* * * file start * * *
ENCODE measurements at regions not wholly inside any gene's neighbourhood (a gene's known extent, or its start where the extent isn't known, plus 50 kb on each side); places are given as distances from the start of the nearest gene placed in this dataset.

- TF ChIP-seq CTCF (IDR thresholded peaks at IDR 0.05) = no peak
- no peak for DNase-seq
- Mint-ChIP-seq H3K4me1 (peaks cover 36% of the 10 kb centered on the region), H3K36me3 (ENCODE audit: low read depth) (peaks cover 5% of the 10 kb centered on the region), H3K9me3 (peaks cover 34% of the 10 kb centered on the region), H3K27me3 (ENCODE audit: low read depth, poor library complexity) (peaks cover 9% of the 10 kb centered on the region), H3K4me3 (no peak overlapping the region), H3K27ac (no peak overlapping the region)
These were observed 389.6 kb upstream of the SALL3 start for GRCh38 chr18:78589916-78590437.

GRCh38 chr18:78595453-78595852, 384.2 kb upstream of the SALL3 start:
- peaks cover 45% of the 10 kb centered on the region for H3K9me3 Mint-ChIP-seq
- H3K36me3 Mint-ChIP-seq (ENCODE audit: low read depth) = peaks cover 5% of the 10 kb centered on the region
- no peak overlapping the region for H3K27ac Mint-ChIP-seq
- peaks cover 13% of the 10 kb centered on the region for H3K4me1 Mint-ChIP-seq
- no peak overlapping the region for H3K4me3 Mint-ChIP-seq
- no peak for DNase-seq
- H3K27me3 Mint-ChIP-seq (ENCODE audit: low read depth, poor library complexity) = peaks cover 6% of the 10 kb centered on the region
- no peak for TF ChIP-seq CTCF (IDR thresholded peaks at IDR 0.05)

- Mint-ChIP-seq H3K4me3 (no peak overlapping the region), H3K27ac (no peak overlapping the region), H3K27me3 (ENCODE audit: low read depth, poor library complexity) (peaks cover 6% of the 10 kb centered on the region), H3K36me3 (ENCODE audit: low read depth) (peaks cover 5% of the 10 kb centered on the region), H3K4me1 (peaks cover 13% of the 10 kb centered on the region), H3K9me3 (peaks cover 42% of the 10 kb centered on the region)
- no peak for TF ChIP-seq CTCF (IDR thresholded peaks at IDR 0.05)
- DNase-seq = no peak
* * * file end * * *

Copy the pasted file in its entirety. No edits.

ENCODE measurements at regions not wholly inside any gene's neighbourhood (a gene's known extent, or its start where the extent isn't known, plus 50 kb on each side); places are given as distances from the start of the nearest gene placed in this dataset.

- TF ChIP-seq CTCF (IDR thresholded peaks at IDR 0.05) = no peak
- no peak for DNase-seq
- Mint-ChIP-seq H3K4me1 (peaks cover 36% of the 10 kb centered on the region), H3K36me3 (ENCODE audit: low read depth) (peaks cover 5% of the 10 kb centered on the region), H3K9me3 (peaks cover 34% of the 10 kb centered on the region), H3K27me3 (ENCODE audit: low read depth, poor library complexity) (peaks cover 9% of the 10 kb centered on the region), H3K4me3 (no peak overlapping the region), H3K27ac (no peak overlapping the region)
These were observed 389.6 kb upstream of the SALL3 start for GRCh38 chr18:78589916-78590437.

GRCh38 chr18:78595453-78595852, 384.2 kb upstream of the SALL3 start:
- peaks cover 45% of the 10 kb centered on the region for H3K9me3 Mint-ChIP-seq
- H3K36me3 Mint-ChIP-seq (ENCODE audit: low read depth) = peaks cover 5% of the 10 kb centered on the region
- no peak overlapping the region for H3K27ac Mint-ChIP-seq
- peaks cover 13% of the 10 kb centered on the region for H3K4me1 Mint-ChIP-seq
- no peak overlapping the region for H3K4me3 Mint-ChIP-seq
- no peak for DNase-seq
- H3K27me3 Mint-ChIP-seq (ENCODE audit: low read depth, poor library complexity) = peaks cover 6% of the 10 kb centered on the region
- no peak for TF ChIP-seq CTCF (IDR thresholded peaks at IDR 0.05)

- Mint-ChIP-seq H3K4me3 (no peak overlapping the region), H3K27ac (no peak overlapping the region), H3K27me3 (ENCODE audit: low read depth, poor library complexity) (peaks cover 6% of the 10 kb centered on the region), H3K36me3 (ENCODE audit: low read depth) (peaks cover 5% of the 10 kb centered on the region), H3K4me1 (peaks cover 13% of the 10 kb centered on the region), H3K9me3 (peaks cover 42% of the 10 kb centered on the region)
- no peak for TF ChIP-seq CTCF (IDR thresholded peaks at IDR 0.05)
- DNase-seq = no peak